Mike Trout Should Be AL MVP

- By Matt Green

The other day my friend asked me if I would rather start my team with Bryce Harper or Mike Trout. I thought about it for a second, and without any statistical affirmation, I said Mike Trout. And then I looked at the stats. Mike Trout for MVP anyone? Let’s investigate... (all stats as of June 25)

Trout was brought up about a month too late from AAA, as Scioscia and the Angels organization was trying to give an overpaid veteran outfielder one last chance in LA before they went with the kid. Bad decision. Before the kid was called up, the Angels were far below their expectations, sitting at 6-14. Today, after 51 games from Trout, the Angels are 40-33, and are just 5 games back of the Rangers in a division race that looked like it was over a month or two ago. Sure, it may be a stretch to say a leadoff hitter should be the MVP, especially since he missed almost an entire month of the season, but let’s just look at the hard facts.

Since Trout got the big leagues in 2012, the Angels have gone 34-19, reversing their fortunes in the AL West and bringing them back to playoff contention midway through the season. When a team is just 6-14 before you get there, and wind up 34-19 after you’ve been there for 51 games, you’re doing something right. And Trout is doing something right. Look, I understand what the MVP is all about. It’s all about driving in runs and hitting homers and being effective in that way. But isn’t that a little biased? In my opinion, the MVP should go to the guy on a playoff team that would not have reached the playoffs without that guy. Trout is a perfect example.

Exhibit A: He creates RBI opportunities for the stacked middle of the Angel order.

First of all, Trout is getting on base at an incredible rate for a 20-year old. His on-base is sitting at a solid .399, but his average is still .338, with his slugging at .531. He’s providing power, gap power, taking walks, and, lastly but certainly not least, he’s stealing bases. He’s 21 of 24 stealing so far this year. Every base he snags is another opportunity for Pujols and Morales and Kendrick and Trumbo to get those precious RBIs. This idea is clear in that, through 51 games, Trout has scored 43 runs, showing that he is getting himself in great position to score no matter how he does it. Whether it be with doubles(13), triples(3), home runs(7), stolen bases(21), singles(47), or walks(21). To put all this in perspective, possible AL MVP Josh Hamilton’s numbers are as follows, and keep in mind that Hamilton has played 15 more games.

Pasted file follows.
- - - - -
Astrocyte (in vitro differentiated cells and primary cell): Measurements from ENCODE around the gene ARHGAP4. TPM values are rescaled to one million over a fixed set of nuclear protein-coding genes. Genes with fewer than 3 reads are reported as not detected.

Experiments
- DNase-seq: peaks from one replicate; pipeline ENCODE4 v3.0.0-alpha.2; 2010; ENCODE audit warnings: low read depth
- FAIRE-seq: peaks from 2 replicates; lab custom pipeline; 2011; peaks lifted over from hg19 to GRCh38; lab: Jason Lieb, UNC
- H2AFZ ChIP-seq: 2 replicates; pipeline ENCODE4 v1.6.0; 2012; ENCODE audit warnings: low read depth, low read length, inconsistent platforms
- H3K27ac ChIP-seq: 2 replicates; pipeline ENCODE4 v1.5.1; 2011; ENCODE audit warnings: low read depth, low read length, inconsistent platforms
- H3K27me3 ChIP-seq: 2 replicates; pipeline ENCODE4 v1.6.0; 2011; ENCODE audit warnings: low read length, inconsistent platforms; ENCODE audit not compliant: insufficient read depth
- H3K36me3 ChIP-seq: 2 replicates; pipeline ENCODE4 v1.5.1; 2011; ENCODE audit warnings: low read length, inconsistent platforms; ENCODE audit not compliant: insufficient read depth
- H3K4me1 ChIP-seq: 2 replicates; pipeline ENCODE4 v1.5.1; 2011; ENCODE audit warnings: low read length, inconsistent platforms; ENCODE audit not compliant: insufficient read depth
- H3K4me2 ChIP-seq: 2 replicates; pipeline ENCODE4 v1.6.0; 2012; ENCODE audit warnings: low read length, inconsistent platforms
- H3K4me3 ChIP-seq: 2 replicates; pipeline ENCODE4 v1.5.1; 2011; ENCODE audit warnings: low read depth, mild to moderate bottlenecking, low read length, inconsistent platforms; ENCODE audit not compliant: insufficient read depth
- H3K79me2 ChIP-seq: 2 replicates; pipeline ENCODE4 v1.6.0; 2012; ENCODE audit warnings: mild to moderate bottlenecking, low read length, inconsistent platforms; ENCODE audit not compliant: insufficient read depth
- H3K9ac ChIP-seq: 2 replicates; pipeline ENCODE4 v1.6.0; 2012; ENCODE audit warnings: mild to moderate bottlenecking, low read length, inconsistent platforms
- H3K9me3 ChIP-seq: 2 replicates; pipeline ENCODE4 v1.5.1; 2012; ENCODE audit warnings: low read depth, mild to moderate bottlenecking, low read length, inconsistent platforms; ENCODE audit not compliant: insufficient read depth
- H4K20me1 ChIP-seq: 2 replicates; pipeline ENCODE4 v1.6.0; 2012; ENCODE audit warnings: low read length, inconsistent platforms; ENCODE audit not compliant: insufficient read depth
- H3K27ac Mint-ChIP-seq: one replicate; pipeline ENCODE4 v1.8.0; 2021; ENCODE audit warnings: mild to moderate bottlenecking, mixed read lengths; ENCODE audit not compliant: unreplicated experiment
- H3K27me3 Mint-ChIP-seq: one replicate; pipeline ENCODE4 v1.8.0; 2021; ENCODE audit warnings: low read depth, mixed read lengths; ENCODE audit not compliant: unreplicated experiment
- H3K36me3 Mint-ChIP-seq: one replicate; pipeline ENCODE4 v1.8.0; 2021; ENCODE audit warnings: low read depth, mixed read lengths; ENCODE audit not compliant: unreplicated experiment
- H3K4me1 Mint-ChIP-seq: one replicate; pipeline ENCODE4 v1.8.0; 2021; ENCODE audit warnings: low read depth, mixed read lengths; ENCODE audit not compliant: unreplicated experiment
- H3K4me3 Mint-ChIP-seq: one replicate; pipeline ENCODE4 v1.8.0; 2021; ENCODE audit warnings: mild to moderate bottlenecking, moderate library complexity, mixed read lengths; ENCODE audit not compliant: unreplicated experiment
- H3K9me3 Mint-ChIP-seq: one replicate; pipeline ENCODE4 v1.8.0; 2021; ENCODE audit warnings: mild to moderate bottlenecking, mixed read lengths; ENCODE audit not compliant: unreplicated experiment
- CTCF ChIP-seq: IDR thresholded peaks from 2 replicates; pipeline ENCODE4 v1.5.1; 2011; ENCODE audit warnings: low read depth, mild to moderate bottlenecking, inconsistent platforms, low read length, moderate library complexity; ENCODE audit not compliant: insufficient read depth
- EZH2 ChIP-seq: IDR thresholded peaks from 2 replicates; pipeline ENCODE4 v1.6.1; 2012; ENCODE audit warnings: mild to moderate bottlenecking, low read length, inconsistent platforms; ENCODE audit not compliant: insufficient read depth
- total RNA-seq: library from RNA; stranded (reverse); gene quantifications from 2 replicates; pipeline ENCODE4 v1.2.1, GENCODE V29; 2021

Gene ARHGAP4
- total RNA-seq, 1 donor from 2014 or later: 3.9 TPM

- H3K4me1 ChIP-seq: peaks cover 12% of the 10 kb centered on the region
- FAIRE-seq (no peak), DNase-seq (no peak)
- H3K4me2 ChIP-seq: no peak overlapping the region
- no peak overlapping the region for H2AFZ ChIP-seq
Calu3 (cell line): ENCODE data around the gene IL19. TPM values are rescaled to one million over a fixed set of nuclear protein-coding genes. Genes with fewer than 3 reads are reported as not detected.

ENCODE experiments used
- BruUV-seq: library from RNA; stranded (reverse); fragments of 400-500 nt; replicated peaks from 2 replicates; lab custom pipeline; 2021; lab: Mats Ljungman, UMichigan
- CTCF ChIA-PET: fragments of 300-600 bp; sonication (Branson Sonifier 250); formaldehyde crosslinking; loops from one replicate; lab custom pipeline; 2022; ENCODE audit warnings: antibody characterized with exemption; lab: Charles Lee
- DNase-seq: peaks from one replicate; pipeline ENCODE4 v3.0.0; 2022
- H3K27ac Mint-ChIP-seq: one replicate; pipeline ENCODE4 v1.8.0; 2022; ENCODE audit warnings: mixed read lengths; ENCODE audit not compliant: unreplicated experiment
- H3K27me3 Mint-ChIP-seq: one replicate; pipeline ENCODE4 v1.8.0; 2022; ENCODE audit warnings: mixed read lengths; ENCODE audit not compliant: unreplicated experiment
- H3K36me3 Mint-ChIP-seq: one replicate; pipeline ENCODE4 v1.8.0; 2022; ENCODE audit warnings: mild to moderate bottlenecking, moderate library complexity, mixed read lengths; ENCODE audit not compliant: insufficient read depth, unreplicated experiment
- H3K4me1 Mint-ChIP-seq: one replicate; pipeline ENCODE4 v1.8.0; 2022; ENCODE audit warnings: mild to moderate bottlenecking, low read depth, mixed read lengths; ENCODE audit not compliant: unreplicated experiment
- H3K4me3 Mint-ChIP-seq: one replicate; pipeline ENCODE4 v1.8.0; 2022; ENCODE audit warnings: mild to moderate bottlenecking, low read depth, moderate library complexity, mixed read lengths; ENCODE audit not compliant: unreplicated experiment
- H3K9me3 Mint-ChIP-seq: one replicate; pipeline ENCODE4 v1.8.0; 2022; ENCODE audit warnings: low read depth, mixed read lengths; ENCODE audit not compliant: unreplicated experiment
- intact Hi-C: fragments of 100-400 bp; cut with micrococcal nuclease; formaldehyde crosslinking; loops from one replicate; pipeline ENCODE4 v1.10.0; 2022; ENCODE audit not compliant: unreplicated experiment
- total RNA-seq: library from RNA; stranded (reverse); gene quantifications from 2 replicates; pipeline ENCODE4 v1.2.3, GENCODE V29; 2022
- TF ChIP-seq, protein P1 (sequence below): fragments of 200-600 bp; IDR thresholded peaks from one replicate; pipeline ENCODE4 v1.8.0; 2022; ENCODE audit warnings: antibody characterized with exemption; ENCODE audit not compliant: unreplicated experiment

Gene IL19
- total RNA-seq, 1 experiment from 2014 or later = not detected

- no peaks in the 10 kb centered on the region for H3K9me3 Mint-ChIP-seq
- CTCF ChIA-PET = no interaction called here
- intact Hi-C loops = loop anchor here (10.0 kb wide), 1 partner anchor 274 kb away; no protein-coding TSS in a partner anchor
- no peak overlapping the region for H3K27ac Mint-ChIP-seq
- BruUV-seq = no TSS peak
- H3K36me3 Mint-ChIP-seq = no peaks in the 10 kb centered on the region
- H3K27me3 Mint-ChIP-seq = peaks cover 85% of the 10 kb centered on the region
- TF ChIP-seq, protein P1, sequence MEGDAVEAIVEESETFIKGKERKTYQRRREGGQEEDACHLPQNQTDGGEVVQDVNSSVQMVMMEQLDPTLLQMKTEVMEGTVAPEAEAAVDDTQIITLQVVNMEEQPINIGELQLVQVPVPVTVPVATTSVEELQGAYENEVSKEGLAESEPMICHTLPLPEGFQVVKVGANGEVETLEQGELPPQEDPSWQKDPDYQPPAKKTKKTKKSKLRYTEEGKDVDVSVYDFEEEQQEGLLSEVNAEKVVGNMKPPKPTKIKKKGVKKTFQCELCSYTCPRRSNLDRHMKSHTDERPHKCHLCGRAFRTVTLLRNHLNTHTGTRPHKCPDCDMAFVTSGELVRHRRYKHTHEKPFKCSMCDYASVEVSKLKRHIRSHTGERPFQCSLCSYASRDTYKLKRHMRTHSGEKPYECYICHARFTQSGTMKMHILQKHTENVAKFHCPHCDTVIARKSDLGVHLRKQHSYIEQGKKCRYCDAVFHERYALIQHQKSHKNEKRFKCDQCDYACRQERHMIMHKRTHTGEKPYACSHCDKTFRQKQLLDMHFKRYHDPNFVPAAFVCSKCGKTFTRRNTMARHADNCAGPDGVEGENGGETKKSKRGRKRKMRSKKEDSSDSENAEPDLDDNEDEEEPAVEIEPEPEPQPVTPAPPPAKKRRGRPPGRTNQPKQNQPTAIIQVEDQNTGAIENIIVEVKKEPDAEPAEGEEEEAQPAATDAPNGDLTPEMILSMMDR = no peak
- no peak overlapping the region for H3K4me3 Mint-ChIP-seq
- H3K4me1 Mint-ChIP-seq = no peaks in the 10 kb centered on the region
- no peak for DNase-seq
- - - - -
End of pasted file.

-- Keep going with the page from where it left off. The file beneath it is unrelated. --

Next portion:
Los Angeles Angels left fielder Mike Trout
Jun 19, 2012; Anaheim, CA, USA; Los Angeles Angels left fielder Mike Trout (27) slides into second base on a double in the second inning in the interleague game against the San Francisco Giants at Angel Stadium. Photo Courtesy By: Kirby Lee/Image of Sport-US PRESSWIRE.

Hamilton has 22 homers, 6 SB, just 15 doubles, 1 triple, 81 hits, an average of .319 and an OBP of .380. Okay, so his OPS numbers are out of this world at 1.025, but I’m not sitting here saying Josh shouldn’t be the MVP, just that his numbers aren’t that much better than Trout’s despite playing 15 more games. I mean, obviously, they are not the same player, one is a 3-hole hitter and one is leadoff, but it’s still shocking looking at some of the similarity in their numbers. Trout has just 29 RBIs, but that has everything to do with him being a leadoff hitter and the Angels dreadful bottom of the order. Note also that Trout’s WAR in just 51 games is 3.7. while Hamilton’s is just 3.1.

Exhibit B: Center Field becomes a black hole for opposing hitters.

I could throw a bunch of fielding stats and splits and sabermetrics and what have you at you right now that you don’t understand, and, frankly, are sometimes a little over my head, but I’m not going to do that. All I will say is that you need to watch an Angels game and just watch every fly ball to center. The range, speed, instincts and athleticism of Trout allow him to get to an absurd amount of balls, sharply hit or softly hit, it doesn’t matter. I can’t really sum his absurd fielding ability with stats or a description, all I can tell you is that you need to watch a game with him in center and find out for yourself.

There will be more to my argument as the season moves along, but for now, the fact that Trout’s WAR is higher than Hamilton’s and the fact that Trout’s team is 34-19 since his promotion should say enough. It’s still early, too early to talk MVP, but Trout should be a no-brainer All-Star, and needs to start being amidst MVP talk, and, maybe I sound crazy, but I firmly believe that Mike Trout is the best player in baseball. Prove me wrong.

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